A three-judge federal court panel determined that people have “an expectation of privacy in their movements and that the cell tower data was part of that.”
The ruling requires investigators to obtain a search warrant issued by a judge, in order to obtain “cell phone tower tracking data” that is widely used as evidence to show suspects were in the vicinity of a crime.
The ruling highlights the constitutional conundrum the City of Hollister will find itself in by proceeding with its May 5 decision (Resolution No. 2014-85) authorizing supplemental appropriations from the general fund to install surveillance/spy cameras with sound/voice capturing technology. However, the question raised by the federal court ruling, for Hollister city leaders, is whether the images recorded by the surveillance/spy cameras, together with their sound/voice capturing technology — the ability to listen to conversations between and among individuals — as well as cell phone tête-à-tête, rely on “cell phone tower tracking data” technology as determined by the 11th Federal Circuit Court. As it reads, it would appear that in view of the fact that cell phone technology is so interwoven and integrated with surveillance technology, it does. As a result, the city council’s decision might very well be in violation of this constitutional ruling and most definitely challengeable in court.
Since the court’s ruling requires a search warrant for the acquisition of such records, obtaining “cell phone tower tracking data” is also a violation of the Fourth Amendment to the U.S. Constitution. “The court soundly repudiates the government’s arguement that merely by using a cell phone, people somehow surrender their privacy rights,” said ACLU attorney Nathan Freed Wessler, who argued the case. While cases regarding cell phones tower records have not, as of yet, been ruled on by the U.S. Supreme Court, it did rule that attaching GPS tracking devices on suspects’ vehicles constituted an unreasonable search under the Fourth Amendment.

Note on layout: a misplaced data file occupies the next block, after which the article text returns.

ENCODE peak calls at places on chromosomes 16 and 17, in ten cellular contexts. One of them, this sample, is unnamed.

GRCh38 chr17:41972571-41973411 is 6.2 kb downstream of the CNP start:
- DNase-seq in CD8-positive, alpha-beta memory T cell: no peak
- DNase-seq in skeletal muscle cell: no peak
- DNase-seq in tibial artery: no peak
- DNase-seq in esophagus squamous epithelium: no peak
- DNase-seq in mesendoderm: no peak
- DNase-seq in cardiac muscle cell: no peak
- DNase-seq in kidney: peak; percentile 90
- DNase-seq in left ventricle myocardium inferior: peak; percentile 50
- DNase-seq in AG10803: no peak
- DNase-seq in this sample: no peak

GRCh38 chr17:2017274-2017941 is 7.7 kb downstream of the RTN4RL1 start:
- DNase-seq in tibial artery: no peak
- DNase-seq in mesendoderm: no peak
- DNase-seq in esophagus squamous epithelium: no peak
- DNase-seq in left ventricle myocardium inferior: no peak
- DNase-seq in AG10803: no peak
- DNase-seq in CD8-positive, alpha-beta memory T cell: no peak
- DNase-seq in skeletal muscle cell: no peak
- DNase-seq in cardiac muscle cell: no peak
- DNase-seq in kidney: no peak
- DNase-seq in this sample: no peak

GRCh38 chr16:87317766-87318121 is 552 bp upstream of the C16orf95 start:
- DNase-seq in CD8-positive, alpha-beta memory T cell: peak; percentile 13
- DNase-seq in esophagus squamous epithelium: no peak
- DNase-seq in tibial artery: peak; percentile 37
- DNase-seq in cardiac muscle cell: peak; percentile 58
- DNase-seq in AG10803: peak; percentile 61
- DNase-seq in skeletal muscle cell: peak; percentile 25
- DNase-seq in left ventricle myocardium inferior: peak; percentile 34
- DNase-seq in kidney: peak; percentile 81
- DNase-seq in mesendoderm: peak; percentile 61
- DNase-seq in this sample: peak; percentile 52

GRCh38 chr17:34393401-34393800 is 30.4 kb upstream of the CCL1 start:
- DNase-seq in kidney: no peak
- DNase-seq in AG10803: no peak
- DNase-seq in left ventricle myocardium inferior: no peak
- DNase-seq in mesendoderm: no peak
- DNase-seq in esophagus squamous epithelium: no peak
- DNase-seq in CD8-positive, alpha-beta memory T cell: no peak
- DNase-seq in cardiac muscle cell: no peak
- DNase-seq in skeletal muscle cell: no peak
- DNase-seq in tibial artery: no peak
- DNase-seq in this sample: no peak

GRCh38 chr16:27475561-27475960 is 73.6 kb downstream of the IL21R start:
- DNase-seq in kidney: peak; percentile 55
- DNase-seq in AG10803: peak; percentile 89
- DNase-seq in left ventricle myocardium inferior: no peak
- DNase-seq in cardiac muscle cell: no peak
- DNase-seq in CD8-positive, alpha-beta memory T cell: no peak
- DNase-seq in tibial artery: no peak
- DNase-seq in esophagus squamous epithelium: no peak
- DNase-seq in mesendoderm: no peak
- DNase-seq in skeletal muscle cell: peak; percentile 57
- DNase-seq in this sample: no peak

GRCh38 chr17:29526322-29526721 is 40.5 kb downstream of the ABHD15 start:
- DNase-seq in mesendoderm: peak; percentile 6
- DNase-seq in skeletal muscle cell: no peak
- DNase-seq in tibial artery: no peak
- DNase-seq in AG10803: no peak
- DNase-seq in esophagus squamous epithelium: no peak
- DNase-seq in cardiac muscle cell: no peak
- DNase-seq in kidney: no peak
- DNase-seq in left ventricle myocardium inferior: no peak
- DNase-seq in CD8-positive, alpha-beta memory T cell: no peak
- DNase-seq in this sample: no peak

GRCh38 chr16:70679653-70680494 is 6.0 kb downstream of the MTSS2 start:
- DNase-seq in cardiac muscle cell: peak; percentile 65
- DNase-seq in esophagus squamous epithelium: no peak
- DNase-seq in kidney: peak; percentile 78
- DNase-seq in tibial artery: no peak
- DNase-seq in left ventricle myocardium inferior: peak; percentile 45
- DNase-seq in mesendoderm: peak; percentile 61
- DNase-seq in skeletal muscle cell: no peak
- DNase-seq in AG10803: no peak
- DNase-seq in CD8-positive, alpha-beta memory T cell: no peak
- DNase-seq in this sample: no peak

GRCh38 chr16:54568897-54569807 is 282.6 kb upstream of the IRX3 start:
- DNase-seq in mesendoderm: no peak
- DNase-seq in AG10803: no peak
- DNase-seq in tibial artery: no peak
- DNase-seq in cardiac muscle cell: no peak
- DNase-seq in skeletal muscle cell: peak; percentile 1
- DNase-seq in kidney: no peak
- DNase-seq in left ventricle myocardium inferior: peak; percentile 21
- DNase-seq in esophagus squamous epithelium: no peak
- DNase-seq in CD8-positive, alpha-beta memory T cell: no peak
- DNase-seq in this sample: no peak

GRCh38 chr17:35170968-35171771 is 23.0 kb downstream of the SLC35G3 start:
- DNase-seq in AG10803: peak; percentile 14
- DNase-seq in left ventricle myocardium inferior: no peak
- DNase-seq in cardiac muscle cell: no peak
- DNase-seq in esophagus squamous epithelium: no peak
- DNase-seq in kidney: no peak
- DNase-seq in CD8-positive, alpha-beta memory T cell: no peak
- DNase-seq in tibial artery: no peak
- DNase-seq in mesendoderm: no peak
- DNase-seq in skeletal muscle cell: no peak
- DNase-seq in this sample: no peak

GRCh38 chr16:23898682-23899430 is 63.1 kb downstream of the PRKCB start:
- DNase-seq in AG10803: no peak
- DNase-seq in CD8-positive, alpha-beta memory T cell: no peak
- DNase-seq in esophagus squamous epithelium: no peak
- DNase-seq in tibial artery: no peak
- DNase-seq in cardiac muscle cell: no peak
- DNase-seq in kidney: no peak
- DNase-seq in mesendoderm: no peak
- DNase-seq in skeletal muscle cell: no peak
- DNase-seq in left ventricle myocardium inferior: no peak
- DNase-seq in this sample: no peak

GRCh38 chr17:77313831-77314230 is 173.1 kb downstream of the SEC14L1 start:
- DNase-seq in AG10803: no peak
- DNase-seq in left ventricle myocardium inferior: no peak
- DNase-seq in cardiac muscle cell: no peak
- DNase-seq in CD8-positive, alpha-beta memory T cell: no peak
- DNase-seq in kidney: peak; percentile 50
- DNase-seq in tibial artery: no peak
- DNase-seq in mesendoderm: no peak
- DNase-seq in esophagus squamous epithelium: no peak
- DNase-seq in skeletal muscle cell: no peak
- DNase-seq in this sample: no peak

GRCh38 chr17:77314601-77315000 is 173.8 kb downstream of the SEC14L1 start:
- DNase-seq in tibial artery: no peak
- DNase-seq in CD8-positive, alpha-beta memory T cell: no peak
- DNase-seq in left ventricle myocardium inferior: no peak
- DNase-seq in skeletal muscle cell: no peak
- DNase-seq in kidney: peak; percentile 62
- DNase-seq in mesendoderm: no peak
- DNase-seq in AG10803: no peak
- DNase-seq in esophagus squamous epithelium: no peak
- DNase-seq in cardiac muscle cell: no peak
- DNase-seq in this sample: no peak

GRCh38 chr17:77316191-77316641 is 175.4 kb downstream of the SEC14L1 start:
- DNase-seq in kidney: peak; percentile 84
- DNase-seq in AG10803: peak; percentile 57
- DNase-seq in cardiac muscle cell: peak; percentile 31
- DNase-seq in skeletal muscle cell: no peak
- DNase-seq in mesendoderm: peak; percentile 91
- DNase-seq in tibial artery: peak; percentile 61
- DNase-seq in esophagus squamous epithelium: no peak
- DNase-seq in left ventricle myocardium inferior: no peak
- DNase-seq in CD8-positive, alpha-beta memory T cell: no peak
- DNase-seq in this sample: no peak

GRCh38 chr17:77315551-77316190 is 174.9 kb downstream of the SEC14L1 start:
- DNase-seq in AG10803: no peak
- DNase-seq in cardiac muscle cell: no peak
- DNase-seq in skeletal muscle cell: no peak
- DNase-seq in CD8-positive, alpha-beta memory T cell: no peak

The 11th Circuit Court decision, which covers Florida, Georgia and Alabama, relied on the Supreme Courts’ GPS 2012 decision. The three-judge Federal Court panel also stated that other federal courts have considered similar arguments — meaning that the Supreme Court will, in due course, address the issue.
Therefore, it would be right, proper and necessary for the city leaders to take advantage of the legal pending constitutional question to delay or cease the installation of the surveillance/spy camera until the controversy between privacy and civil liberties versus surveillance cameras violation of individuals’ Fourth Amendment rights is settled.
More importantly, do we want a society where an innocent person can’t freely walk in Hollister’s streets, without being considered a potential criminal?
Do we want a society where people are COMFORTABLE with constant surveillance?